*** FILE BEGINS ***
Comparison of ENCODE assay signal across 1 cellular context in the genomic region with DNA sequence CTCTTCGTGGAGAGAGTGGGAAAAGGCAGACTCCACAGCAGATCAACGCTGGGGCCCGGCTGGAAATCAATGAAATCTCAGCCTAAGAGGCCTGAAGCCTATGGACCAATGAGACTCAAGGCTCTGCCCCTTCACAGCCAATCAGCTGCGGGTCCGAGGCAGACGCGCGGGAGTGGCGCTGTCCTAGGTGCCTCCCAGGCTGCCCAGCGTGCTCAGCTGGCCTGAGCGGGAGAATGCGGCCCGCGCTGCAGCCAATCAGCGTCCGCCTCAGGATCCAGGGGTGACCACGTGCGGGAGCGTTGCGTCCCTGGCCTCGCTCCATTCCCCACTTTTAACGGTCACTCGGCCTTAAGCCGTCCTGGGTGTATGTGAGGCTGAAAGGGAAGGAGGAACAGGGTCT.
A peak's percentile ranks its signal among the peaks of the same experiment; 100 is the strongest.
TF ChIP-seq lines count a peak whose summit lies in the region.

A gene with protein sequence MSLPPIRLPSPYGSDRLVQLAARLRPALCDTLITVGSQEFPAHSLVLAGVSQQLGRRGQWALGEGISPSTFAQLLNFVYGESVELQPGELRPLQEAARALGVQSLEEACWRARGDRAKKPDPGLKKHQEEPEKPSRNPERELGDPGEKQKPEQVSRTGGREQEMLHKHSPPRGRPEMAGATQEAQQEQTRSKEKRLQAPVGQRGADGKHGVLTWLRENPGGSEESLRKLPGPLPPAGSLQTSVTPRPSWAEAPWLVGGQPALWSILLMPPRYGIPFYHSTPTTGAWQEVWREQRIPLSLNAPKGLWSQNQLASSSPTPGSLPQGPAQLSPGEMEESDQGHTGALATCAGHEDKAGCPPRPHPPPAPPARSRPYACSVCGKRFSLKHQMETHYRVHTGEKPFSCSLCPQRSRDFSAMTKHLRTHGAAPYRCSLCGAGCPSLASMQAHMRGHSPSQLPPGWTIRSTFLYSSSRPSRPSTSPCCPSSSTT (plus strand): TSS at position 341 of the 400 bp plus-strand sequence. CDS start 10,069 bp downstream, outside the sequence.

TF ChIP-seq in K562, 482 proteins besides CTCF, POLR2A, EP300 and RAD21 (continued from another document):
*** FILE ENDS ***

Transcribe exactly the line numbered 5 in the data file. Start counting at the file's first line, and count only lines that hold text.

TF ChIP-seq in K562, 482 proteins besides CTCF, POLR2A, EP300 and RAD21 (continued from another document):